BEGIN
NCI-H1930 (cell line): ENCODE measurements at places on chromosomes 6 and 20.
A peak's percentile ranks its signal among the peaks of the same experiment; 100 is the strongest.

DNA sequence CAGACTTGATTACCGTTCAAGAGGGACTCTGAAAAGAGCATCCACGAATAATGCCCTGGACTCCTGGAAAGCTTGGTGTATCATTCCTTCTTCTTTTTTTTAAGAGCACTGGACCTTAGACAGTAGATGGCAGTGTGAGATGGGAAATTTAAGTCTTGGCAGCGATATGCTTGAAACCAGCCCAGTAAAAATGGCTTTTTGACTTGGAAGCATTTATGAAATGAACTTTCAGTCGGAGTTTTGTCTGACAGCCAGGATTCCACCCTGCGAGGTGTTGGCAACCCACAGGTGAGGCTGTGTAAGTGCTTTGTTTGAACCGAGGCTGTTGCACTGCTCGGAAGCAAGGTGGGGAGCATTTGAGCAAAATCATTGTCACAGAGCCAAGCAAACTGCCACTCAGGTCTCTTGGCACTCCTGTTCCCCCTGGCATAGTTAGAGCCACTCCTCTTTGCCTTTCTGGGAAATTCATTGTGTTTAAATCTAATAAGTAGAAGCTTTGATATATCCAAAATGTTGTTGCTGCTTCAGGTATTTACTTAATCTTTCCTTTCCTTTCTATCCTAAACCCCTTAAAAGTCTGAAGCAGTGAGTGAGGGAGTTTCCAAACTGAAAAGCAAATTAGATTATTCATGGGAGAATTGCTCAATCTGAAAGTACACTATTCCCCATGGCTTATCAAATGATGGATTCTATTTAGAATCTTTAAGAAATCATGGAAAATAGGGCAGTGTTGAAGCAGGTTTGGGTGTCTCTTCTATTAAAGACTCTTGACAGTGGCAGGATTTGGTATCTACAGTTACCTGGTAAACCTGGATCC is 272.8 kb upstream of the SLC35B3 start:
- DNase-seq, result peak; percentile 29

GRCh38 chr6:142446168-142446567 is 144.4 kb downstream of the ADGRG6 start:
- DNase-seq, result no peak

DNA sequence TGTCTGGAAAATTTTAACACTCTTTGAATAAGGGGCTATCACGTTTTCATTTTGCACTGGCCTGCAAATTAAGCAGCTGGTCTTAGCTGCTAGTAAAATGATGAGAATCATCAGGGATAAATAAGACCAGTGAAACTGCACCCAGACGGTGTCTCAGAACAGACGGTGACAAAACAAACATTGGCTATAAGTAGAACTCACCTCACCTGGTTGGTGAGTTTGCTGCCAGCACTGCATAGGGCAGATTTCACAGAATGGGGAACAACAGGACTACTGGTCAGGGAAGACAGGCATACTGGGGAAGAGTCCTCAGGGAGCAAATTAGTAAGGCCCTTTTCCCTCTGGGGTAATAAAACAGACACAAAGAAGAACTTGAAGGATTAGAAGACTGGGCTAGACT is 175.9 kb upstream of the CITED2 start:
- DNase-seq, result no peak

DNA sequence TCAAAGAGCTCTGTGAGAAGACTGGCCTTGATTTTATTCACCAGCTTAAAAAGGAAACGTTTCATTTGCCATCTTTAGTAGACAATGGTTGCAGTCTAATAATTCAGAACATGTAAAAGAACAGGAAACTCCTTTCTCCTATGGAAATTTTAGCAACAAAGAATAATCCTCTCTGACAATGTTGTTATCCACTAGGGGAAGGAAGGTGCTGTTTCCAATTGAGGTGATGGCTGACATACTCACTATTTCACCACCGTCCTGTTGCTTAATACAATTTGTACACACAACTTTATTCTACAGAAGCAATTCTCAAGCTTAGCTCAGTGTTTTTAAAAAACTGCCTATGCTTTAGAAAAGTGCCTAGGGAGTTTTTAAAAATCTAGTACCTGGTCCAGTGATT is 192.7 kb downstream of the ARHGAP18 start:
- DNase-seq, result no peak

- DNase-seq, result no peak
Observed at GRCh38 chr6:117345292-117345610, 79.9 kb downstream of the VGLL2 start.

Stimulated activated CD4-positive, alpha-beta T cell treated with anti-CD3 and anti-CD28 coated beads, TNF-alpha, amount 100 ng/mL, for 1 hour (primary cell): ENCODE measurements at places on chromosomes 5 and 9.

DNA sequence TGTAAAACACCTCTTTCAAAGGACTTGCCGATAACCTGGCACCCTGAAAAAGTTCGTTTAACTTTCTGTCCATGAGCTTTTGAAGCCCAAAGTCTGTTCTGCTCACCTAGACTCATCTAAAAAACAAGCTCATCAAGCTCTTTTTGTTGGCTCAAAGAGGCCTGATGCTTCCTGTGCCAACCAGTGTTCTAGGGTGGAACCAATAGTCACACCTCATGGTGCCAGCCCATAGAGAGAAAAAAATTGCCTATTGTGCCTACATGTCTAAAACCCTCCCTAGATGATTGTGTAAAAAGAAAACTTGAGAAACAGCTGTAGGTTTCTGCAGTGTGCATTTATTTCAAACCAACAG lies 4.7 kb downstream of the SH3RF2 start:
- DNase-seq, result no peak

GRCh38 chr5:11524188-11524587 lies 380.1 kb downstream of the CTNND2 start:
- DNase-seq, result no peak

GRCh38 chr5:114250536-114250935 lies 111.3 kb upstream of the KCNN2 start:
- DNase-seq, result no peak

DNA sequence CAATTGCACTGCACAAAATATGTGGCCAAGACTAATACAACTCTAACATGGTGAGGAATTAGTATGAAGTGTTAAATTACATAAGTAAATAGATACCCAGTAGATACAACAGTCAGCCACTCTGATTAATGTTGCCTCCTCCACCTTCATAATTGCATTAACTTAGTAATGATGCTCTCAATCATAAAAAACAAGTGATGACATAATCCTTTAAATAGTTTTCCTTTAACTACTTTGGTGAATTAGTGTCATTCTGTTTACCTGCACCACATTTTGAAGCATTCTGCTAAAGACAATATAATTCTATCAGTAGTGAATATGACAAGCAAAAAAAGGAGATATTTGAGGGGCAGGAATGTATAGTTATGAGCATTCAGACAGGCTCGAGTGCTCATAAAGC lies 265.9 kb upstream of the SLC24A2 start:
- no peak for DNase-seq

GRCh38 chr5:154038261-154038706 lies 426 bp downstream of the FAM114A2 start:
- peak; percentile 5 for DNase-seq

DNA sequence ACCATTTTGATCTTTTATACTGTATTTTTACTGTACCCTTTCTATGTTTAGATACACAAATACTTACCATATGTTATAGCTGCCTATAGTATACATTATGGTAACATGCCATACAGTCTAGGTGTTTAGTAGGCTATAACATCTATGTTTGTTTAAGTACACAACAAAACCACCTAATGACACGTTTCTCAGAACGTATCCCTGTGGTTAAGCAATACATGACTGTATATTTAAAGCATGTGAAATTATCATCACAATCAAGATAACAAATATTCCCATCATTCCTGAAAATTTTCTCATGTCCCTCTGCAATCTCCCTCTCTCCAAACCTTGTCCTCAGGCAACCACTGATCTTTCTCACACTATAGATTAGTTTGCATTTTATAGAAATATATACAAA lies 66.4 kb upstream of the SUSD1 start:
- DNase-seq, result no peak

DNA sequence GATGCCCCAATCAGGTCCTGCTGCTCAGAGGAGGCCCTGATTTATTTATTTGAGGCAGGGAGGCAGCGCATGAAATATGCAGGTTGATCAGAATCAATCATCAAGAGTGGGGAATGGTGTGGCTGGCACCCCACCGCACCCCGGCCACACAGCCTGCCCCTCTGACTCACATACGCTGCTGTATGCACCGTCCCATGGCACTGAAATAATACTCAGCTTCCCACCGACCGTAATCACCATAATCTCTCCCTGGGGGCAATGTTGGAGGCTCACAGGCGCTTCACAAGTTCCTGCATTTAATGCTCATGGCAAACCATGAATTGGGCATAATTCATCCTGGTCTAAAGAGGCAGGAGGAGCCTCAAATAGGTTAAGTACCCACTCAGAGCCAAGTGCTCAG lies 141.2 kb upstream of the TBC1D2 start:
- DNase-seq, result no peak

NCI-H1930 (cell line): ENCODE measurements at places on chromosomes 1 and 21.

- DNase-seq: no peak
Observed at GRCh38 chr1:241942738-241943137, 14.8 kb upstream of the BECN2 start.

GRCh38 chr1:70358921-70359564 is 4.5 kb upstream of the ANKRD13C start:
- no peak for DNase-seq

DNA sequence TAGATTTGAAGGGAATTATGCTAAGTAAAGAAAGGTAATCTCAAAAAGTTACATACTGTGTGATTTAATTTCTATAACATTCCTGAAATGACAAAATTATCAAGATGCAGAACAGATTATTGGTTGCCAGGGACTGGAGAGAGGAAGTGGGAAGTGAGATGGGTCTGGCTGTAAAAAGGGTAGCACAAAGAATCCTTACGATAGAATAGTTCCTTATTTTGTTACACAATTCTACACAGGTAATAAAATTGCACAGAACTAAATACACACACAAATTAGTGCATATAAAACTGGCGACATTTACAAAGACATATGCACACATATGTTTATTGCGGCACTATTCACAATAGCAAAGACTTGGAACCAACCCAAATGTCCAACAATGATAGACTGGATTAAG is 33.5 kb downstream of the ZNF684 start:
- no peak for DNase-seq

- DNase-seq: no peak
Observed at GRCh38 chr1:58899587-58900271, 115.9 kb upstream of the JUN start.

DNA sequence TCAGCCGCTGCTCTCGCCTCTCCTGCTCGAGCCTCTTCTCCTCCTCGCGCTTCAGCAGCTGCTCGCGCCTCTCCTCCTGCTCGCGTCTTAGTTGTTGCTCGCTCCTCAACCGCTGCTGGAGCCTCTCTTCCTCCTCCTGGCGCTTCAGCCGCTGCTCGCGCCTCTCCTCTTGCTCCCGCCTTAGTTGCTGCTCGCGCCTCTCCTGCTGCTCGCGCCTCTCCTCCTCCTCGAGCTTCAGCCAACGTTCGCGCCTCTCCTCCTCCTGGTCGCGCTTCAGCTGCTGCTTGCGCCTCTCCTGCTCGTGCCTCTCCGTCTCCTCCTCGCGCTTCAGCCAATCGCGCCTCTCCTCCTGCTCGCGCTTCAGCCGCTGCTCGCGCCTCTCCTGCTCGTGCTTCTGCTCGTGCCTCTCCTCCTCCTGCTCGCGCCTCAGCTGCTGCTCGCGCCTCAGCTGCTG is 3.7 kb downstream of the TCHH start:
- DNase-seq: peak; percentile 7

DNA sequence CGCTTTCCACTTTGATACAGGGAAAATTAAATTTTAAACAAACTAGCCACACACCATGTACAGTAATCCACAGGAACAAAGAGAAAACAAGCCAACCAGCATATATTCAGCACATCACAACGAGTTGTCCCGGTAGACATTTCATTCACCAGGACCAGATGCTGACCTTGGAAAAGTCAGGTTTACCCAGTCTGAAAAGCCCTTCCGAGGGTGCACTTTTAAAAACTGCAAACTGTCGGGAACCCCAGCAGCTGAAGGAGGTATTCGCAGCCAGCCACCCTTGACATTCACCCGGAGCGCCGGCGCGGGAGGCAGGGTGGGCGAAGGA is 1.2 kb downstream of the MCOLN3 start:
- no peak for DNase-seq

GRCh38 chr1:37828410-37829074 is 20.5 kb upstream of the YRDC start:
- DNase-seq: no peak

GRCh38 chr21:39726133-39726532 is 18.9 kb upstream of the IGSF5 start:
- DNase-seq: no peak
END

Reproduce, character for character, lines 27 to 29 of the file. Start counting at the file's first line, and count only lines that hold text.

- DNase-seq, result no peak

NCI-H1930 (cell line): ENCODE measurements at places on chromosomes 1 and 21.

- DNase-seq: no peak